Node:Booleans, Next:, Up:Simple Data Types

### 21.1 Booleans

The two boolean values are `#t` for true and `#f` for false.

Boolean values are returned by predicate procedures, such as the general equality predicates `eq?`, `eqv?` and `equal?` (see Equality) and numerical and string comparison operators like `string=?` (see String Comparison) and `<=` (see Comparison).

```(<= 3 8)
=>
#t

(<= 3 -3)
=>
#f

(equal? "house" "houses")
=>
#f

(eq? #f #f)
=>
#t
```

In test condition contexts like `if` and `cond` (see if cond case), where a group of subexpressions will be evaluated only if a condition expression evaluates to "true", "true" means any value at all except `#f`.

```(if #t "yes" "no")
=>
"yes"

(if 0 "yes" "no")
=>
"yes"

(if #f "yes" "no")
=>
"no"
```

A result of this asymmetry is that typical Scheme source code more often uses `#f` explicitly than `#t`: `#f` is necessary to represent an `if` or `cond` false value, whereas `#t` is not necessary to represent an `if` or `cond` true value.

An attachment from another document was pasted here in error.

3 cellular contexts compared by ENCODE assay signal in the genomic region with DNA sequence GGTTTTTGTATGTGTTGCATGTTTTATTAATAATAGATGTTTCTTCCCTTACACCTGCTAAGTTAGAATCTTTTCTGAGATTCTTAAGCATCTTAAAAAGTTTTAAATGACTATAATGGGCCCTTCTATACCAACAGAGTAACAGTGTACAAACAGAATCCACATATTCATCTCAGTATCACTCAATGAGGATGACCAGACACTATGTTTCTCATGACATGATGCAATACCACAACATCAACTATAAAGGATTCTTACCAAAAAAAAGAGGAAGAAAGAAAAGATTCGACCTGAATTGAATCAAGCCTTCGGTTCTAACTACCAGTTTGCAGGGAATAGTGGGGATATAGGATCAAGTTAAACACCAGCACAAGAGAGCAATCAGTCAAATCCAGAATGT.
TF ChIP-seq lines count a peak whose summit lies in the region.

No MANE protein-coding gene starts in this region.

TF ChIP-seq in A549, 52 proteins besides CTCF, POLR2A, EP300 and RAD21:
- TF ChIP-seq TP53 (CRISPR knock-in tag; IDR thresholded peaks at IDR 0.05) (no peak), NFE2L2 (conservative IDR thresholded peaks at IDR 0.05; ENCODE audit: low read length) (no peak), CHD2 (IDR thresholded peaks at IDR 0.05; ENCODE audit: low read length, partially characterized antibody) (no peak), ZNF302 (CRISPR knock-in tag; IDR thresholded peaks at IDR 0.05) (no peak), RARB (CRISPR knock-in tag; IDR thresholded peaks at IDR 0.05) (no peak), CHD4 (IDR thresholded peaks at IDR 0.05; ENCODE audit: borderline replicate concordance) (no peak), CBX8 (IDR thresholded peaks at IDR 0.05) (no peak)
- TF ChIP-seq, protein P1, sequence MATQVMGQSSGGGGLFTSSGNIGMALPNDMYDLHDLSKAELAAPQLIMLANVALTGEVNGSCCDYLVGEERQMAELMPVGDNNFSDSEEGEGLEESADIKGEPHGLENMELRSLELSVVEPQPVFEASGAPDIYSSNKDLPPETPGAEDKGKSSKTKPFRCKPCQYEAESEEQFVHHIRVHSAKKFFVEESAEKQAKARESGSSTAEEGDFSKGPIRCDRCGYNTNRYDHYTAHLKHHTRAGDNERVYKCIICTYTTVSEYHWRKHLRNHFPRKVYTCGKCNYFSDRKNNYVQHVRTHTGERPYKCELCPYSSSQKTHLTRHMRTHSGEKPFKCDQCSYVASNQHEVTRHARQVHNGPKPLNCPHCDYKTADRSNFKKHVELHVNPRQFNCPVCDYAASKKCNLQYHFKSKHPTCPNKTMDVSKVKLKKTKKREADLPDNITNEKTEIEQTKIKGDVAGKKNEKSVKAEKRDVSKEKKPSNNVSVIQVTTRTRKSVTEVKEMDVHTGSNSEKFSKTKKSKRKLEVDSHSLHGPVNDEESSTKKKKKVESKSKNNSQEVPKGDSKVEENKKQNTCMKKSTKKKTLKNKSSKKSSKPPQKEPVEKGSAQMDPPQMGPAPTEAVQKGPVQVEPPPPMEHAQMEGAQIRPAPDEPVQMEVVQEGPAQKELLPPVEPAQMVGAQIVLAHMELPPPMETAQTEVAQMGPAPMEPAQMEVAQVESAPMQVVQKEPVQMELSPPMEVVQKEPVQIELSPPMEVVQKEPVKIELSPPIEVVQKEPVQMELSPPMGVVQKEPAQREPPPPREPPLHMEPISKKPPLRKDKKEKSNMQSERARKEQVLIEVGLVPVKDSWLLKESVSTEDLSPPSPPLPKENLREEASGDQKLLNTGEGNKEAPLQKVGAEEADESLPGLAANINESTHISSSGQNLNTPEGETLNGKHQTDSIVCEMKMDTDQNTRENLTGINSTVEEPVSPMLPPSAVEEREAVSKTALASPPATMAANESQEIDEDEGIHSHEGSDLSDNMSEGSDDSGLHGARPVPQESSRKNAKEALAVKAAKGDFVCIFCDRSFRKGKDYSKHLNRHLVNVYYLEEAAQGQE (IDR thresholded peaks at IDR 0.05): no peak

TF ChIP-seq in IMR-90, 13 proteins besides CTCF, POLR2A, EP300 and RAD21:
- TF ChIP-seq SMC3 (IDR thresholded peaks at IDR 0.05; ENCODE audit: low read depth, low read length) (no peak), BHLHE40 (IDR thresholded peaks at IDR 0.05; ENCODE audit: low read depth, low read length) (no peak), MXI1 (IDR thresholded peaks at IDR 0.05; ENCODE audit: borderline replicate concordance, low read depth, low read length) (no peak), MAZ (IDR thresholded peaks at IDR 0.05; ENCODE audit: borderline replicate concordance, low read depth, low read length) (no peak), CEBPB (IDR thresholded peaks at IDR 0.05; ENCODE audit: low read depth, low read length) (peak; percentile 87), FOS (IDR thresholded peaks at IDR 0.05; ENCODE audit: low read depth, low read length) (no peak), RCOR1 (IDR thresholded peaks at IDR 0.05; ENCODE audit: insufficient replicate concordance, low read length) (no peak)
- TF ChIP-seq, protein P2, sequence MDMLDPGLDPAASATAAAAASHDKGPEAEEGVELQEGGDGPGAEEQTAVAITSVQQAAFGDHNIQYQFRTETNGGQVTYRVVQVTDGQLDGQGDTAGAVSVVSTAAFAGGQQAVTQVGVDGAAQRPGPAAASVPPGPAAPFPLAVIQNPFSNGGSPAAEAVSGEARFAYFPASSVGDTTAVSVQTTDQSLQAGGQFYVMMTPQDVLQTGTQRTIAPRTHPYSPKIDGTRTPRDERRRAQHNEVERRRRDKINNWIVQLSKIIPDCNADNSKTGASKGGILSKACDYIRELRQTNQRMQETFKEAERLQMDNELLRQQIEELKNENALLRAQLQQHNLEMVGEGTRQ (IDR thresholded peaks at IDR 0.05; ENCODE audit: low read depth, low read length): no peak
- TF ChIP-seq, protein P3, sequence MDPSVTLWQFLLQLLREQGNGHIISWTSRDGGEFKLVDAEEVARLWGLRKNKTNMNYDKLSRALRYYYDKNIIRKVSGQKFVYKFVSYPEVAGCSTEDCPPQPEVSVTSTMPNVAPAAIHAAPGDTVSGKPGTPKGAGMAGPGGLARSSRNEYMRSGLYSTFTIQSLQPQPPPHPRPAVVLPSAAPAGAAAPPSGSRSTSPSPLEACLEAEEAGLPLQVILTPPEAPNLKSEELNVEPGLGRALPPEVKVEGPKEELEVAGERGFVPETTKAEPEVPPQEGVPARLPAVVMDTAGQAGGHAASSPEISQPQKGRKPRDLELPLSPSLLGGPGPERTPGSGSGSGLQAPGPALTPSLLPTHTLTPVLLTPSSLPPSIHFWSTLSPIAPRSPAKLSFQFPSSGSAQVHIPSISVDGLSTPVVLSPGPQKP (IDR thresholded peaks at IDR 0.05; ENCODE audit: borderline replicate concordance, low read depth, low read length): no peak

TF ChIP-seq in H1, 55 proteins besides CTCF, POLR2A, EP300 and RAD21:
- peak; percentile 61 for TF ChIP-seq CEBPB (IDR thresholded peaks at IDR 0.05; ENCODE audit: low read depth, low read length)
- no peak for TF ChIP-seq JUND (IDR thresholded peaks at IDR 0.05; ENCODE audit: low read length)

It is important to note that `#f` is not equivalent to any other Scheme value. In particular, `#f` is not the same as the number 0 (like in C and C++), and not the same as the "empty list" (like in some Lisp dialects).

The `not` procedure returns the boolean inverse of its argument:

 not x Scheme Procedure scm_not (x) C Function
 Return `#t` iff x is `#f`, else return `#f`.

The `boolean?` procedure is a predicate that returns `#t` if its argument is one of the boolean values, otherwise `#f`.

 boolean? obj Scheme Procedure scm_boolean_p (obj) C Function
 Return `#t` iff obj is either `#t` or `#f`.